That is, we can never have sufficient knowledge to ‘plan’ an economy – and the best and most creative societies are always the result of individuals acting in accordance with their own knowledge and experience.

Such thinking is also reflected in one of the tenets of the conservative thinker and writer Russell Kirk, who observed the benefit of an, “Affection for the proliferating variety and mystery of human existence, as opposed to the narrowing uniformity, egalitarianism, and utilitarian aims of most radical systems;”

This is one of the reasons conservatives tend to oppose large, centralized bureaucratic systems of any sort – they fail to take into account individual human experiences and capabilities, and so invariably become dictatorial and antithetical to human freedom. So there is much that is shared between conservative thought and the intellectual motivation Penn describes here.

Though Penn finds in this thinking some foundation for his atheism (and I laud him for his thoughtful approach to the subject) I would offer that New Atheism is actually antithetical to epistemic humility. Though they occasionally point out the willingness of scientists to say ‘I don’t know’ (all the while deriding Christians for their reliance on ‘mystery’) , New Atheists by and large place great faith in the ability of material science to provide ultimate explanations for the existence of the universe, life, human nature and thought, as well as being foundational to morality and social systems.

At the heart of New Atheism is scientism, the ideological notion that the totality of reality and human experience can be described by science. It is a reductionist view which, rather than freeing human intellectually, binds them to current consensus of the scientific community. It neither appreciates the variety and mystery of human existence, nor how civilization has advanced by unprovable axioms.

Rather than leading to atheism, acknowledging the limits of human knowledge leads one to wisdom, which begins with understanding the limits of one’s own understanding and abilities. Indeed, this is where belief in God began for many Christian thinkers, among them scientist and philosopher Blaise Pascal. As he put it in his masterpiece Pensées:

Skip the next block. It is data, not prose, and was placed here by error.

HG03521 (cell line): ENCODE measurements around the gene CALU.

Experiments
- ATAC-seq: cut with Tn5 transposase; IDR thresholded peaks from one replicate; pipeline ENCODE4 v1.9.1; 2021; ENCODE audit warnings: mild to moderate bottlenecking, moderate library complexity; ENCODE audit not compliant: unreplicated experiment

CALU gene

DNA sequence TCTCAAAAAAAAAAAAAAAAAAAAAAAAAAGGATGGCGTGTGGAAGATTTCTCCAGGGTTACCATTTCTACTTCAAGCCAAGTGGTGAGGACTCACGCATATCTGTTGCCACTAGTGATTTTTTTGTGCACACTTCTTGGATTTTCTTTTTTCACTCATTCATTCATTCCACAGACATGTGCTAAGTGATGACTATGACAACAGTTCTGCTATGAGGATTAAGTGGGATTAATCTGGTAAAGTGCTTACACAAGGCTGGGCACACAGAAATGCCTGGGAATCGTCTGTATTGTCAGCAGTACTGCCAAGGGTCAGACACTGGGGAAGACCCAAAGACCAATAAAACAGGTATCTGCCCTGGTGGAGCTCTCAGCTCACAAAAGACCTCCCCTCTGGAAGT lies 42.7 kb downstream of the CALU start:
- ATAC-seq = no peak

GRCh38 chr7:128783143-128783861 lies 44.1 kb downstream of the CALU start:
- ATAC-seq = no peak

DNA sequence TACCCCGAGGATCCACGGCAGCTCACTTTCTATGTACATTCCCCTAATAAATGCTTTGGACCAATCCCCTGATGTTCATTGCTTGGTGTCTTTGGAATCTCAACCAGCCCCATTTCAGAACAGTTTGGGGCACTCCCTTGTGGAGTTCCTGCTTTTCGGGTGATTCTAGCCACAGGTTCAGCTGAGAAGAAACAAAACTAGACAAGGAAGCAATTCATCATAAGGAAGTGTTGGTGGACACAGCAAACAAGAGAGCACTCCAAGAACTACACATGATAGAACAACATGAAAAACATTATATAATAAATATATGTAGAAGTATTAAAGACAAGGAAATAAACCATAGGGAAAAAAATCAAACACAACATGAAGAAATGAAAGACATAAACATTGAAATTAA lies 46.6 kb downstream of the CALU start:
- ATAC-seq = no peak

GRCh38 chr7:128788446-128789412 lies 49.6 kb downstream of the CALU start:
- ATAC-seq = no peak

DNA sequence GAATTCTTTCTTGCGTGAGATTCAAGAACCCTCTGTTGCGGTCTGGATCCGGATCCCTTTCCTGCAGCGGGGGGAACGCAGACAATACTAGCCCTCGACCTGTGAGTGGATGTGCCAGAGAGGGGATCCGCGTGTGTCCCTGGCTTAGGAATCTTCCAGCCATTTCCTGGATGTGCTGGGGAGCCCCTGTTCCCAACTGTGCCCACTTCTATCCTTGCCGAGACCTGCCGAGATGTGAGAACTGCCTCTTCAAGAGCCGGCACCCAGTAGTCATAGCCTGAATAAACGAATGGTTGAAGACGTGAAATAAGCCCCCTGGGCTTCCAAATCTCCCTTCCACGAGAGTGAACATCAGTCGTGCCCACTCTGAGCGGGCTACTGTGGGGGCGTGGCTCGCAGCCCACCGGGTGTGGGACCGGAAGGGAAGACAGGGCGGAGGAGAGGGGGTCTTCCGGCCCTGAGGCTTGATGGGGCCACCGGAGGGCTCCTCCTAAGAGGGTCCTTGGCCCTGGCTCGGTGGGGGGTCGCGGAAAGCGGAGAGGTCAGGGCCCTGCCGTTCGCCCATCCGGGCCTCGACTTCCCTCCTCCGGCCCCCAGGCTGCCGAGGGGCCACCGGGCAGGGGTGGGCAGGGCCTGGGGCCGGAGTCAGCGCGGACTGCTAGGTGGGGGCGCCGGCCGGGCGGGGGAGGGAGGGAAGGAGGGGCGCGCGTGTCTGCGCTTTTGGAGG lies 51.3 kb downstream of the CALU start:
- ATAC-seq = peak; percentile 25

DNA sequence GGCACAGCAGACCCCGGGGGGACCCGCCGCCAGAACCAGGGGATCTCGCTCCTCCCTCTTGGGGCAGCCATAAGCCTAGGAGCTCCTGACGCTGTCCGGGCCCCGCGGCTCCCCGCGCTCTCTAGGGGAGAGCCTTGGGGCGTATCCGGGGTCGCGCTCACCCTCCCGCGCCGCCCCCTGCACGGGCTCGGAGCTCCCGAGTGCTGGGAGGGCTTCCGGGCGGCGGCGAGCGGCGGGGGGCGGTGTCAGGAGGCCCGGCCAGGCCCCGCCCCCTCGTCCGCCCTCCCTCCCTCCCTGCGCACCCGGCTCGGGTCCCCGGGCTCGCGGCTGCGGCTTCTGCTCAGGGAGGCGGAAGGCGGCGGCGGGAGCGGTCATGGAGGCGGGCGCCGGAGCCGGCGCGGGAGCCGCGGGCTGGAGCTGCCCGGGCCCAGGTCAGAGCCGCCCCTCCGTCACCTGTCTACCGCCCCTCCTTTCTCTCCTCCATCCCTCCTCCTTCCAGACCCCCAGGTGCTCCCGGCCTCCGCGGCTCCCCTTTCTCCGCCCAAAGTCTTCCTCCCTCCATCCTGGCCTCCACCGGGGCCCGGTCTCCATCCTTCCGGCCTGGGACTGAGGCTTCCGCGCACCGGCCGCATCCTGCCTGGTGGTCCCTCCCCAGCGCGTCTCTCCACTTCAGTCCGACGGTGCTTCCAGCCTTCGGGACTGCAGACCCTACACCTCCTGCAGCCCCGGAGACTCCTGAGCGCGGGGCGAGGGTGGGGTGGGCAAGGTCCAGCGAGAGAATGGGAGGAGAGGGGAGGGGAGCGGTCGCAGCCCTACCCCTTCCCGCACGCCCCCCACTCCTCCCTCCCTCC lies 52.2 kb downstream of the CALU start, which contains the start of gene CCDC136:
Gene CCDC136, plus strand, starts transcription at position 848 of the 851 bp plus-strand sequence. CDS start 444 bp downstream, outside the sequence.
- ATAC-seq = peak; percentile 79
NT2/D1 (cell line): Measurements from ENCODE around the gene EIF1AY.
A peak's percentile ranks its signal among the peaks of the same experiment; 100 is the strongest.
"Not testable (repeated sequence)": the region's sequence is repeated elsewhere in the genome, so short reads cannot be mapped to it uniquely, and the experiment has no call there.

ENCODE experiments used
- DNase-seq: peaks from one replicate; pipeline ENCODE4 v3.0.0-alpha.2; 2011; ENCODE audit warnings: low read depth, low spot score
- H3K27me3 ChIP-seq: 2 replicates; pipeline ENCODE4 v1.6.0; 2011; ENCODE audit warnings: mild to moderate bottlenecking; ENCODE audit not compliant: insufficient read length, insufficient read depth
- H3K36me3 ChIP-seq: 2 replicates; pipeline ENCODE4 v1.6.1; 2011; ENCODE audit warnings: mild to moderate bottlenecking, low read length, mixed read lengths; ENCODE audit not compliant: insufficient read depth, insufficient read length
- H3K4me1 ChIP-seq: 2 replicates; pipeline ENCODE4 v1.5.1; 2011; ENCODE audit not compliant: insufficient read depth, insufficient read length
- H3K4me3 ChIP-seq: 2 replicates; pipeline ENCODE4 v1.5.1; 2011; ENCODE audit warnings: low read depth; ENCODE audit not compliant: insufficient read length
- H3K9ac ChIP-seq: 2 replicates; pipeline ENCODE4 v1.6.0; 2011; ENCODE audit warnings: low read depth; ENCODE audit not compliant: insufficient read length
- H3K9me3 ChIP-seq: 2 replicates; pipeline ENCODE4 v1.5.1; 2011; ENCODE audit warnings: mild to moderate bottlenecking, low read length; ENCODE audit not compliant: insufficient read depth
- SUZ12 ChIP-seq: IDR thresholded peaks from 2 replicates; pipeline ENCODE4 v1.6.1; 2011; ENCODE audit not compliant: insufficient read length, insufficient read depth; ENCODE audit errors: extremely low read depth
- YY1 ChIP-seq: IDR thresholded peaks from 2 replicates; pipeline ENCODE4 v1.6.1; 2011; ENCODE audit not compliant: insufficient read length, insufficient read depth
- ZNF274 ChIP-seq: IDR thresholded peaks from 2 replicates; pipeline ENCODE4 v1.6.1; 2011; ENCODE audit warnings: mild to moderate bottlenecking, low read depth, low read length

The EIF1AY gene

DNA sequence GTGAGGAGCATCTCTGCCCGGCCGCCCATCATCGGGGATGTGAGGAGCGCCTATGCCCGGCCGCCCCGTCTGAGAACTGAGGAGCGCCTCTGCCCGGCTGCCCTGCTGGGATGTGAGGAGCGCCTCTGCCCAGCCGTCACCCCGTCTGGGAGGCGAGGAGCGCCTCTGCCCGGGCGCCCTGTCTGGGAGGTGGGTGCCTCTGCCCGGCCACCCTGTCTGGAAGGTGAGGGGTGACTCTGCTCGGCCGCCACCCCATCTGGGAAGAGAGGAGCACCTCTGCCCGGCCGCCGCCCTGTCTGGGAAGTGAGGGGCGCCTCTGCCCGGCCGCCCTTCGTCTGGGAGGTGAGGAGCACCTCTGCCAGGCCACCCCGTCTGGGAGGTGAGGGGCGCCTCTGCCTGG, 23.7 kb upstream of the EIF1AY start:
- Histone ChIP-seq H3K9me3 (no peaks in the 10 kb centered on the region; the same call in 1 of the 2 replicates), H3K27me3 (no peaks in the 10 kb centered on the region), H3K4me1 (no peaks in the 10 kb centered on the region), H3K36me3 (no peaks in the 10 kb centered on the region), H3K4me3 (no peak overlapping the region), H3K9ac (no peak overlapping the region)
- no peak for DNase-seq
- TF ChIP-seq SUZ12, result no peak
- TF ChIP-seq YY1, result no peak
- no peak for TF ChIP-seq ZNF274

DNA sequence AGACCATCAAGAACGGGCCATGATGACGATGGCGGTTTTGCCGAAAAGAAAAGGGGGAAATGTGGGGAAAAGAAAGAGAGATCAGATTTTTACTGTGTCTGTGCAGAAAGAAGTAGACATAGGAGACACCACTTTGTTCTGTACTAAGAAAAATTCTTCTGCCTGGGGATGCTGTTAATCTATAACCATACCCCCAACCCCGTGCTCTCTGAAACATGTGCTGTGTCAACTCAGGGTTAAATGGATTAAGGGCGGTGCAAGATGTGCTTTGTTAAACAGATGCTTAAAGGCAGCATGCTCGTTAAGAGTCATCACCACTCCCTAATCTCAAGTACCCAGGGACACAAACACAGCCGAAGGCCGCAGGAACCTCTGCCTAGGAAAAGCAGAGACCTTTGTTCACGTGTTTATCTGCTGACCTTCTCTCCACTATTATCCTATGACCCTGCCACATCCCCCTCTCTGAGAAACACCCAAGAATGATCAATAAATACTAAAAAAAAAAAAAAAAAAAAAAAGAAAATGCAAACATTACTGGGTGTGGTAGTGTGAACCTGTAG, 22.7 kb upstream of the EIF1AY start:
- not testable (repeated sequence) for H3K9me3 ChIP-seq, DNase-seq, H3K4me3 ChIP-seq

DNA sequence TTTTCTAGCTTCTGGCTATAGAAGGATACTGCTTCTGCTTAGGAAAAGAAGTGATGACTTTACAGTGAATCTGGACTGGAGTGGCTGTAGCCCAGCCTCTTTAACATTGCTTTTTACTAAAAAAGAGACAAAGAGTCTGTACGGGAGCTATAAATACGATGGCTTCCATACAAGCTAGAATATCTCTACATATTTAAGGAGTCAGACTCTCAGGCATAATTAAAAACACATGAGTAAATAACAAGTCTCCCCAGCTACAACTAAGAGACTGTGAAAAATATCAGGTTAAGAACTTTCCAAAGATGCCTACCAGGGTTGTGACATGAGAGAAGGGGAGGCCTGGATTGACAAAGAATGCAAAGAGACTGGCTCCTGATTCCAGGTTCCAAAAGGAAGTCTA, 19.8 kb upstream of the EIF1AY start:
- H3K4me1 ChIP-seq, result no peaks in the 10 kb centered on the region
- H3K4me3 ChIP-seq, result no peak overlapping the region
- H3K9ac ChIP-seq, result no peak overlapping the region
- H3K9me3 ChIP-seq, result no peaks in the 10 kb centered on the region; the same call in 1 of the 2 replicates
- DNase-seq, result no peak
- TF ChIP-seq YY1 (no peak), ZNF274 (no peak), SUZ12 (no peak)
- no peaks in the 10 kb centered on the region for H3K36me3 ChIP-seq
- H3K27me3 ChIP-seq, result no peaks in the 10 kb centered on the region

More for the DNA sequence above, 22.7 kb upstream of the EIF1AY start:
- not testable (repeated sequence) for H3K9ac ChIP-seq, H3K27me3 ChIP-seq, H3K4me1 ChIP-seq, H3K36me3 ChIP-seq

“What a chimera, then, is man! What a novelty! What a monster, what a chaos, what a contradiction, what a prodigy! Judge of all things, imbecile worm of the earth; depositary of truth, a sink of uncertainty and error; the pride and refuse of the universe!

Who will unravel this tangle? Nature confutes the sceptics, and reason confutes the dogmatists. What, then, will you become, O men! who try to find out by your natural reason what is your true condition? You cannot avoid one of these sects, nor adhere to one of them.

Know then, proud man, what a paradox you are to yourself. Humble yourself, weak reason; be silent, foolish nature; learn that man infinitely transcends man, and learn from your Master your true condition, of which you are ignorant. Hear God.”

For Pascal, knowing God began with realizing one’s own intellectual limitations. This comports with the Scriptural notion that the knowledge of God is predicated by understanding of the limitations of human knowledge:

Trust in the LORD with all your heart and lean not on your own understanding; in all your ways submit to him, and he will make your paths straight.Proverbs 3:5-6

As I have mentioned previously,  my Christian faith began with skepticism; that is a growing awareness of the inability of materialism or naturalism alone to address critical aspects of the human experience and our understanding of reality. It also sprung from my own realization that no person or group of persons possessed in and of themselves the knowledge or the capability to successfully overcome inherent human shortcomings and the impact those shortcomings had on our ability to live well. I was in a word humbled by this.

It appears Penn Jillette has begun to discover the benefits of such humility as well – and that is a hopeful sign.


August 23, 2011

If the secular left were as concerned about a politician’s basic math skills as they are his or her views on evolution and global warming, our government might not currently be facing this massive budget busting debt.